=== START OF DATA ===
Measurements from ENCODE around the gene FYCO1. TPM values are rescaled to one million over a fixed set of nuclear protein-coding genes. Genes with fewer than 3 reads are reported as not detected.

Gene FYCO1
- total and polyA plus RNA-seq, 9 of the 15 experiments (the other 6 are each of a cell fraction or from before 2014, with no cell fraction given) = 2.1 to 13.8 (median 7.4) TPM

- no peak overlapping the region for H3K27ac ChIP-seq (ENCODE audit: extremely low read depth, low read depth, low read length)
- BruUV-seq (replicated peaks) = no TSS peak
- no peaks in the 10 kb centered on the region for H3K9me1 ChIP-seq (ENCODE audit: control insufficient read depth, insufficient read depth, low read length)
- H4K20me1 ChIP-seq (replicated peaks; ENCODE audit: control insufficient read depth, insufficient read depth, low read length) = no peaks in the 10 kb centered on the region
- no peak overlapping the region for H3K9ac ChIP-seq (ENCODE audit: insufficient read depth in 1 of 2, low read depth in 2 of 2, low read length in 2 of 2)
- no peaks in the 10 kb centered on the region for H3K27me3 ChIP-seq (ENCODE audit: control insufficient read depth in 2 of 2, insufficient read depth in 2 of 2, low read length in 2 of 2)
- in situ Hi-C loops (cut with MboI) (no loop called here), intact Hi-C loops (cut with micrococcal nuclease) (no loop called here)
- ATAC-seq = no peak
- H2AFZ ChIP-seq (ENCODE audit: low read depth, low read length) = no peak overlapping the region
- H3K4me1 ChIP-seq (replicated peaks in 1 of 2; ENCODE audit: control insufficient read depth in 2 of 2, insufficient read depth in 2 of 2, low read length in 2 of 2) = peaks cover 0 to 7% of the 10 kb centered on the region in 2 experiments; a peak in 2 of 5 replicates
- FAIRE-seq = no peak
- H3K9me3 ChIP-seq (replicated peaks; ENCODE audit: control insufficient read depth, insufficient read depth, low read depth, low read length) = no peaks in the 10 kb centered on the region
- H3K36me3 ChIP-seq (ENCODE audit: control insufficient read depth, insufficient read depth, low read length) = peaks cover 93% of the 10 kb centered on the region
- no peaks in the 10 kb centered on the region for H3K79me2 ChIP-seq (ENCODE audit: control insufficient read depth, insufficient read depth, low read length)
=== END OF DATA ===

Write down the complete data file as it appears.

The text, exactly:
Measurements from ENCODE around the gene FYCO1. TPM values are rescaled to one million over a fixed set of nuclear protein-coding genes. Genes with fewer than 3 reads are reported as not detected.

Gene FYCO1
- total and polyA plus RNA-seq, 9 of the 15 experiments (the other 6 are each of a cell fraction or from before 2014, with no cell fraction given) = 2.1 to 13.8 (median 7.4) TPM

- no peak overlapping the region for H3K27ac ChIP-seq (ENCODE audit: extremely low read depth, low read depth, low read length)
- BruUV-seq (replicated peaks) = no TSS peak
- no peaks in the 10 kb centered on the region for H3K9me1 ChIP-seq (ENCODE audit: control insufficient read depth, insufficient read depth, low read length)
- H4K20me1 ChIP-seq (replicated peaks; ENCODE audit: control insufficient read depth, insufficient read depth, low read length) = no peaks in the 10 kb centered on the region
- no peak overlapping the region for H3K9ac ChIP-seq (ENCODE audit: insufficient read depth in 1 of 2, low read depth in 2 of 2, low read length in 2 of 2)
- no peaks in the 10 kb centered on the region for H3K27me3 ChIP-seq (ENCODE audit: control insufficient read depth in 2 of 2, insufficient read depth in 2 of 2, low read length in 2 of 2)
- in situ Hi-C loops (cut with MboI) (no loop called here), intact Hi-C loops (cut with micrococcal nuclease) (no loop called here)
- ATAC-seq = no peak
- H2AFZ ChIP-seq (ENCODE audit: low read depth, low read length) = no peak overlapping the region
- H3K4me1 ChIP-seq (replicated peaks in 1 of 2; ENCODE audit: control insufficient read depth in 2 of 2, insufficient read depth in 2 of 2, low read length in 2 of 2) = peaks cover 0 to 7% of the 10 kb centered on the region in 2 experiments; a peak in 2 of 5 replicates
- FAIRE-seq = no peak
- H3K9me3 ChIP-seq (replicated peaks; ENCODE audit: control insufficient read depth, insufficient read depth, low read depth, low read length) = no peaks in the 10 kb centered on the region
- H3K36me3 ChIP-seq (ENCODE audit: control insufficient read depth, insufficient read depth, low read length) = peaks cover 93% of the 10 kb centered on the region
- no peaks in the 10 kb centered on the region for H3K79me2 ChIP-seq (ENCODE audit: control insufficient read depth, insufficient read depth, low read length)